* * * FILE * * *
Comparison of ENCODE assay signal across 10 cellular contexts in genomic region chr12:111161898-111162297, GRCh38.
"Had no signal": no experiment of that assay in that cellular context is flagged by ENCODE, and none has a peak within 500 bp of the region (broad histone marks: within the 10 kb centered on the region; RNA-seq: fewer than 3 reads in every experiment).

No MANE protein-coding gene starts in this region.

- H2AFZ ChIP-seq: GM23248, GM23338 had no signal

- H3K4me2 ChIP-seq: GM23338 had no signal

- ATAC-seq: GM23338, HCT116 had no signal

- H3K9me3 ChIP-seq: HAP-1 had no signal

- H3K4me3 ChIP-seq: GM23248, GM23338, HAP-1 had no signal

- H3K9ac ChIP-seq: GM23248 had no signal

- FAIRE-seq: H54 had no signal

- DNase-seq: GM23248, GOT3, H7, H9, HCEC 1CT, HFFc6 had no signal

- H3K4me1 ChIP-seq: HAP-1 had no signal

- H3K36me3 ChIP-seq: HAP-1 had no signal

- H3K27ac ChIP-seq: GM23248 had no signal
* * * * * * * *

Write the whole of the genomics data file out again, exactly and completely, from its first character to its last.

Comparison of ENCODE assay signal across 10 cellular contexts in genomic region chr12:111161898-111162297, GRCh38.
"Had no signal": no experiment of that assay in that cellular context is flagged by ENCODE, and none has a peak within 500 bp of the region (broad histone marks: within the 10 kb centered on the region; RNA-seq: fewer than 3 reads in every experiment).

No MANE protein-coding gene starts in this region.

- H2AFZ ChIP-seq: GM23248, GM23338 had no signal

- H3K4me2 ChIP-seq: GM23338 had no signal

- ATAC-seq: GM23338, HCT116 had no signal

- H3K9me3 ChIP-seq: HAP-1 had no signal

- H3K4me3 ChIP-seq: GM23248, GM23338, HAP-1 had no signal

- H3K9ac ChIP-seq: GM23248 had no signal

- FAIRE-seq: H54 had no signal

- DNase-seq: GM23248, GOT3, H7, H9, HCEC 1CT, HFFc6 had no signal

- H3K4me1 ChIP-seq: HAP-1 had no signal

- H3K36me3 ChIP-seq: HAP-1 had no signal

- H3K27ac ChIP-seq: GM23248 had no signal